An occultist attempting to capture Death to bargain for eternal life traps her younger brother Dream instead. After his 70 year imprisonment and eventual escape, Dream, also known as Morpheus, goes on a quest for his lost objects of power. On his arduous journey Morpheus encounters Lucifer, John Constantine, and an all-powerful madman.
Guest Reader Valentino Zullo is a PhD student in the Department of English at Kent State University and a Therapist in the Maternal Depression Unit at Ohio Guidestone. He holds a Master of Arts in English and Women’s Studies from Bowling Green State University, and a Master of Science in Social Administration from Case Western Reserve University. Valentino believes in Literature, Social Justice and the Superhero Way!
First Tuesday of Every Month at 4pm
Main Library, 2nd Floor, Literature Department & Ohio Center for the Book
September 4th, 2018
by Peter Ho Davies
Winner of the Anisfield-Wolf Book Award and A New York Times Notable Book. Inhabiting four lives—a railroad baron’s valet who unwittingly ignites an explosion in Chinese labor, Hollywood’s first Chinese movie star, a hate-crime victim whose death mobilizes Asian Americans, and a biracial writer visiting China for an adoption—this novel captures and capsizes over a century of our history, showing that even as family bonds are denied and broken, a community can survive—as much through love as blood.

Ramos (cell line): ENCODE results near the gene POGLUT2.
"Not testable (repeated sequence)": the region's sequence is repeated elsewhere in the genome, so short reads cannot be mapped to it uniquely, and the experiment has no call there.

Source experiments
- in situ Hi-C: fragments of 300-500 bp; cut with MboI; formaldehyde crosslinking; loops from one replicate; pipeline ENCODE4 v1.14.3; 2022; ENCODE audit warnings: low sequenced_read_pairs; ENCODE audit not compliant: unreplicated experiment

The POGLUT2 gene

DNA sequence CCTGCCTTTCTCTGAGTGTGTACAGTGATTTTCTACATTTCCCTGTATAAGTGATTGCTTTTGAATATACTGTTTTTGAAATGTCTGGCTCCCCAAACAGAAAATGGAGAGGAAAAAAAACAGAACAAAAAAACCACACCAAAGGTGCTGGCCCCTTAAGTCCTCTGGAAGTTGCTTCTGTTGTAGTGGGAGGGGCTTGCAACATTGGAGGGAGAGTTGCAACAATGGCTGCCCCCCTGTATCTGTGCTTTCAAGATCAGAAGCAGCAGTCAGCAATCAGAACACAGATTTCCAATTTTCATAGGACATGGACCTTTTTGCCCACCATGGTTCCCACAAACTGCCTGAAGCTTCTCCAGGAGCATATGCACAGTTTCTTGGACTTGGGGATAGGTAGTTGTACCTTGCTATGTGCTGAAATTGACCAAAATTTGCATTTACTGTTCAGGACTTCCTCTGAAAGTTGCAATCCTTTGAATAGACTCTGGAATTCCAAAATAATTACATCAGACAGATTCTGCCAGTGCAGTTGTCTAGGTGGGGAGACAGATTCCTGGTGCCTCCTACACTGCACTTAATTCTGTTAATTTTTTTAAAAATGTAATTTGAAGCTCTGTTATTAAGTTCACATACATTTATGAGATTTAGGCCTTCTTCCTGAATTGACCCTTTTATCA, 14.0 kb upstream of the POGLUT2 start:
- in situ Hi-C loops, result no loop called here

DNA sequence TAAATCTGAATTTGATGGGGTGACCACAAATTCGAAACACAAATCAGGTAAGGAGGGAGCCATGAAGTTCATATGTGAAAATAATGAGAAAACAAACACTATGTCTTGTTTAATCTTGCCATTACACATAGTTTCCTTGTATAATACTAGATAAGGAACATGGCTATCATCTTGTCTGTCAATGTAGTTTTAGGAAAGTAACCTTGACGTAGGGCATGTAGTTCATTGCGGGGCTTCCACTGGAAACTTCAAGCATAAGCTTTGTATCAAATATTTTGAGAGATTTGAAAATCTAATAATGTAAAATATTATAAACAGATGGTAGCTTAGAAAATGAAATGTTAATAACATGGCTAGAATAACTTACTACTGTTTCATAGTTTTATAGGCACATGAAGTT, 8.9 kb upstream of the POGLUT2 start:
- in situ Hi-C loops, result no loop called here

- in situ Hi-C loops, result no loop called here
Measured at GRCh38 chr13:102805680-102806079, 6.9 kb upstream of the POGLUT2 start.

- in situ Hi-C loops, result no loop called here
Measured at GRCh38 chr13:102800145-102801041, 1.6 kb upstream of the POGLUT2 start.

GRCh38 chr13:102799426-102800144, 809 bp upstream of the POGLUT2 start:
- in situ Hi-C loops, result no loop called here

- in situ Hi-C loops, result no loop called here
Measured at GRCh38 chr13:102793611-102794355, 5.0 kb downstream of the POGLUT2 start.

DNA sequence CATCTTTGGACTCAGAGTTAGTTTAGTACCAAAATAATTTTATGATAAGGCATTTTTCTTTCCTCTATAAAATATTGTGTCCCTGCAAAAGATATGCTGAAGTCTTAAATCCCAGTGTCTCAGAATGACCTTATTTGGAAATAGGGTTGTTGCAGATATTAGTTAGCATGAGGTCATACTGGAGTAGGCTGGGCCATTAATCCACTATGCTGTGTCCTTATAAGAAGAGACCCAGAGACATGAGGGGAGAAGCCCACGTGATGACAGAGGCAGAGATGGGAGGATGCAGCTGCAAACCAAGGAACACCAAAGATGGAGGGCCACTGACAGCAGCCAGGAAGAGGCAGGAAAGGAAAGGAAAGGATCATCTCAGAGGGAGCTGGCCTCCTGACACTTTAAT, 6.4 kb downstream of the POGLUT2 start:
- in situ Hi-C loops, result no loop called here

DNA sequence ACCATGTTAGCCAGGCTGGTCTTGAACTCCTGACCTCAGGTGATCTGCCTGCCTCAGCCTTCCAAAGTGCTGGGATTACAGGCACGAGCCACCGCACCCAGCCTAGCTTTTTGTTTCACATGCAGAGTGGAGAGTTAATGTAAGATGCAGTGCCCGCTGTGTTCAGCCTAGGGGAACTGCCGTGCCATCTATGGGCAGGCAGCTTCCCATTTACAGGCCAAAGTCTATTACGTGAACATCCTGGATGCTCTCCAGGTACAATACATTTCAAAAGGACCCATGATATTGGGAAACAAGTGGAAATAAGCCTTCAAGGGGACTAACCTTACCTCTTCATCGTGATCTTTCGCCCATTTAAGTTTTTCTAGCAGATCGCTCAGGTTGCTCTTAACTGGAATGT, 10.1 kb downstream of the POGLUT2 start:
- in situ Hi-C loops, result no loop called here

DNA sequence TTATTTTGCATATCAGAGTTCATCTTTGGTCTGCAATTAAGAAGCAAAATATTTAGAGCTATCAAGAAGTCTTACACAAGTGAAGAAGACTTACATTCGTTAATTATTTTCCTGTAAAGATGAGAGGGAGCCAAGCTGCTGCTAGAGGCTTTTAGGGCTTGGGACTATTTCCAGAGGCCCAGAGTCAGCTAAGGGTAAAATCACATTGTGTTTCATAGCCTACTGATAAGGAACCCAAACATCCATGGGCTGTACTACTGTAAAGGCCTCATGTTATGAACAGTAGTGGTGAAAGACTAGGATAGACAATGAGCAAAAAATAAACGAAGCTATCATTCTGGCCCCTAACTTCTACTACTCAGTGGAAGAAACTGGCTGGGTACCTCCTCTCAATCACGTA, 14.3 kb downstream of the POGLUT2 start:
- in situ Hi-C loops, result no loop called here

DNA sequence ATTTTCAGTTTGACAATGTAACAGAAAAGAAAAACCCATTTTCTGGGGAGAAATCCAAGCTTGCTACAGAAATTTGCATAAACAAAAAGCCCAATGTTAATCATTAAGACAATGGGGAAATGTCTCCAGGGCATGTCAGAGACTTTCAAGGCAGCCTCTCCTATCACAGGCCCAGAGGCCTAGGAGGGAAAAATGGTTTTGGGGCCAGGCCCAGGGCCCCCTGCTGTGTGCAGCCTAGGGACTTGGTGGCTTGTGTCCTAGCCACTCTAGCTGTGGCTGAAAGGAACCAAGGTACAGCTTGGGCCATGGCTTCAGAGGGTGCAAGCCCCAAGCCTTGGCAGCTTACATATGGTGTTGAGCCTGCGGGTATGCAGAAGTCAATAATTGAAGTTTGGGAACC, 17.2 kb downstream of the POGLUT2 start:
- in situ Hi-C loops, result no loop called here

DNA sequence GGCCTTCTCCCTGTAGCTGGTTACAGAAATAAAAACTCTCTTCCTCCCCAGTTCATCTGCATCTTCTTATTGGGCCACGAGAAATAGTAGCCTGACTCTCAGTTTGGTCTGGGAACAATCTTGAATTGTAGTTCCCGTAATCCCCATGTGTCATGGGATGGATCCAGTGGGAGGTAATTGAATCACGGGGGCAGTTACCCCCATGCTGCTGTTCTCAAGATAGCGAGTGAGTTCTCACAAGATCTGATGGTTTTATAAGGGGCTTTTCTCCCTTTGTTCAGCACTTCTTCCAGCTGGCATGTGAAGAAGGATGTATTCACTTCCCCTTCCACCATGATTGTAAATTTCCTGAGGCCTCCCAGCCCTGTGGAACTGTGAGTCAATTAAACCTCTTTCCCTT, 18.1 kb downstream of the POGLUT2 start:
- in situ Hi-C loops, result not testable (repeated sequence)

October 2nd, 2018
What We Lose
by Zinzi Clemmons
Winner of the National Book Foundation 5 under 35. Raised in Pennsylvania, Thandi views the world of her mother’s childhood in Johannesburg as both impossibly distant and ever present. She is an outsider wherever she goes, caught between being black and white, American and not. She tries to connect these dislocated pieces of her life, and as her mother succumbs to cancer, Thandi searches for an anchor—someone, or something, to love.
November 6th, 2018
by James Hannaham
Winner of the 2016 PEN/Faulkner award for Fiction, winner of the Hurston/Wright Legacy Fiction Award. Darlene, a young widow and mother devastated by the death of her husband, turns to drugs to erase the trauma. In this fog of grief, she is lured with the promise of a great job to a mysterious farm run by a shady company, with disastrous consequences for both her and her eleven-year-old son, Eddie–left behind in a panic-stricken search for her.
Monday, August 13, 2018, at 7:00 p.m.
Prosperity Social Club, 1109 Starkweather Ave.